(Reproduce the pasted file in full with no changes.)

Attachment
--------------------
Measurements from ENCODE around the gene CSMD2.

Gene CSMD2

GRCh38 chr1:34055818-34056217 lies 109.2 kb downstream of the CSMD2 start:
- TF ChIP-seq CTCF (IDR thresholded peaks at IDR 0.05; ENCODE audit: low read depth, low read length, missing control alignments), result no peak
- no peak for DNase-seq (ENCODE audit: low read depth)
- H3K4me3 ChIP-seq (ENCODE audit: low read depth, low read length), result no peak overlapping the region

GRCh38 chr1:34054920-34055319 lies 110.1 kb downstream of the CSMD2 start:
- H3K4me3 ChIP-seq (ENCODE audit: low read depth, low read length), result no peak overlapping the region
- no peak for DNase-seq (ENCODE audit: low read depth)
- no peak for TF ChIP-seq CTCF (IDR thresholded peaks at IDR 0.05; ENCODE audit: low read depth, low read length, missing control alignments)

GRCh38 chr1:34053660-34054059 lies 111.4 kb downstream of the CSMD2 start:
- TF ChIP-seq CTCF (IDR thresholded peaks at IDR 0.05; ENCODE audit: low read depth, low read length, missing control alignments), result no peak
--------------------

Measurements from ENCODE around the gene CSMD2.

Gene CSMD2

GRCh38 chr1:34055818-34056217 lies 109.2 kb downstream of the CSMD2 start:
- TF ChIP-seq CTCF (IDR thresholded peaks at IDR 0.05; ENCODE audit: low read depth, low read length, missing control alignments), result no peak
- no peak for DNase-seq (ENCODE audit: low read depth)
- H3K4me3 ChIP-seq (ENCODE audit: low read depth, low read length), result no peak overlapping the region

GRCh38 chr1:34054920-34055319 lies 110.1 kb downstream of the CSMD2 start:
- H3K4me3 ChIP-seq (ENCODE audit: low read depth, low read length), result no peak overlapping the region
- no peak for DNase-seq (ENCODE audit: low read depth)
- no peak for TF ChIP-seq CTCF (IDR thresholded peaks at IDR 0.05; ENCODE audit: low read depth, low read length, missing control alignments)

GRCh38 chr1:34053660-34054059 lies 111.4 kb downstream of the CSMD2 start:
- TF ChIP-seq CTCF (IDR thresholded peaks at IDR 0.05; ENCODE audit: low read depth, low read length, missing control alignments), result no peak